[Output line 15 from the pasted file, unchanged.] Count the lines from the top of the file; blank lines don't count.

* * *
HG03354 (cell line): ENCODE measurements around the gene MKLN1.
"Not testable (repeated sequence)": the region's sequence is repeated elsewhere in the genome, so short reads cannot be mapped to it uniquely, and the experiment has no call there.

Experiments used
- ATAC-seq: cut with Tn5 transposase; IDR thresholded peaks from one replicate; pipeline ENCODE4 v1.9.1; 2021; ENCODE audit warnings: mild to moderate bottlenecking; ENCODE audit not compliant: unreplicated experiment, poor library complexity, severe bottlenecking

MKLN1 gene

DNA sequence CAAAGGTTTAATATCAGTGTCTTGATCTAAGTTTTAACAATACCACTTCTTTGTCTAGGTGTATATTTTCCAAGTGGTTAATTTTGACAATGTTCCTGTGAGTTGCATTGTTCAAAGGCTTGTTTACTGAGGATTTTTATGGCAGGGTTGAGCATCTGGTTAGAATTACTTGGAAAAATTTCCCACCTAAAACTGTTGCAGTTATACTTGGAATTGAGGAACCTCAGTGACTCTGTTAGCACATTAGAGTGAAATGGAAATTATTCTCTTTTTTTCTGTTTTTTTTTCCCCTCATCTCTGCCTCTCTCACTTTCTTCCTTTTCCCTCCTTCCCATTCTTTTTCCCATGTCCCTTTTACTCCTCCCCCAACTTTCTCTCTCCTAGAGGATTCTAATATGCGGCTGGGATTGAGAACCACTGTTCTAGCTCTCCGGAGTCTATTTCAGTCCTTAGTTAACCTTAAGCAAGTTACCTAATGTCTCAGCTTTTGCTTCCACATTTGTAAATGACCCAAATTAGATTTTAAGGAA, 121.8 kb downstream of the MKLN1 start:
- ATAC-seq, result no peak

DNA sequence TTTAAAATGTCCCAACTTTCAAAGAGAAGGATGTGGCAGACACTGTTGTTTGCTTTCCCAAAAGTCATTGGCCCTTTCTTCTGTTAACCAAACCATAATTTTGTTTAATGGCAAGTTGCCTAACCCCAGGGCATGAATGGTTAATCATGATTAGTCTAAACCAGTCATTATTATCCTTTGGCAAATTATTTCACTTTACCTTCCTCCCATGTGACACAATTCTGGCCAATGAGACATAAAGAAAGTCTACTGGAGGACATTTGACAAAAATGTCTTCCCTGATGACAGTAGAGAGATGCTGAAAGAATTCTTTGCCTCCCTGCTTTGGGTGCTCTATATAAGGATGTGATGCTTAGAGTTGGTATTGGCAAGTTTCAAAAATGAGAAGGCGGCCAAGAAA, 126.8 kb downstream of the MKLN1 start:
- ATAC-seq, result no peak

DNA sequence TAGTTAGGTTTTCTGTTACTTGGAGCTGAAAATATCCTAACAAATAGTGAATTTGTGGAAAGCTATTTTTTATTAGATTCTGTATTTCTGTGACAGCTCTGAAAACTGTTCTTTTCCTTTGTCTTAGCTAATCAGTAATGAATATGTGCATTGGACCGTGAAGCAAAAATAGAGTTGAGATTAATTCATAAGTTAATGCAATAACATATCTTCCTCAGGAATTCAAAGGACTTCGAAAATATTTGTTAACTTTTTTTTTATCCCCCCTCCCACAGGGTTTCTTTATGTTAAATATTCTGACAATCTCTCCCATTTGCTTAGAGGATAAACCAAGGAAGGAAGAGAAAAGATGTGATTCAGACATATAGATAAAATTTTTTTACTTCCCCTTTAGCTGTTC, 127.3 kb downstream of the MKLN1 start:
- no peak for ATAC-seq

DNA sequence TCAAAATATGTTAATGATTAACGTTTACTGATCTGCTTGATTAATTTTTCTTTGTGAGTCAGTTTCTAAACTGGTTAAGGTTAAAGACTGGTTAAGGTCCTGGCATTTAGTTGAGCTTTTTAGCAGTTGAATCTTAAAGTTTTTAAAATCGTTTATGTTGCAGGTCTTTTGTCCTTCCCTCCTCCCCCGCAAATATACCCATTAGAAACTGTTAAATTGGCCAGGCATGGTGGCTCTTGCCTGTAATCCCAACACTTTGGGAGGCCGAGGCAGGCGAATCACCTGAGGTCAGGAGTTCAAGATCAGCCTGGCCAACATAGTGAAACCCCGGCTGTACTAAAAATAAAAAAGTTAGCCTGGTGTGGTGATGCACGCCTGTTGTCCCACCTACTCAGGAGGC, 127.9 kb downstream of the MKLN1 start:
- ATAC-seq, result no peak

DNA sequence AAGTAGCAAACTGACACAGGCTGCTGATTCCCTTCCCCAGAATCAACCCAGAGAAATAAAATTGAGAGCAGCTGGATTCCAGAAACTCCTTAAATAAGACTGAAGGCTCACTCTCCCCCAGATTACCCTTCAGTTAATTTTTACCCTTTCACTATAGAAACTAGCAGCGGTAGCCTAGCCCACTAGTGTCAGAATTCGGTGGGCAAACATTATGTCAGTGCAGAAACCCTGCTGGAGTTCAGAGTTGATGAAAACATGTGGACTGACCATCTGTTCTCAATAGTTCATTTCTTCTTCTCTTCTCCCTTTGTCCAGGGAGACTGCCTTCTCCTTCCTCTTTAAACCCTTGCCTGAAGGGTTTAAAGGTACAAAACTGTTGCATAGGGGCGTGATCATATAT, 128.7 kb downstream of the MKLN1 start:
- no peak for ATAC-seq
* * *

- no peak for ATAC-seq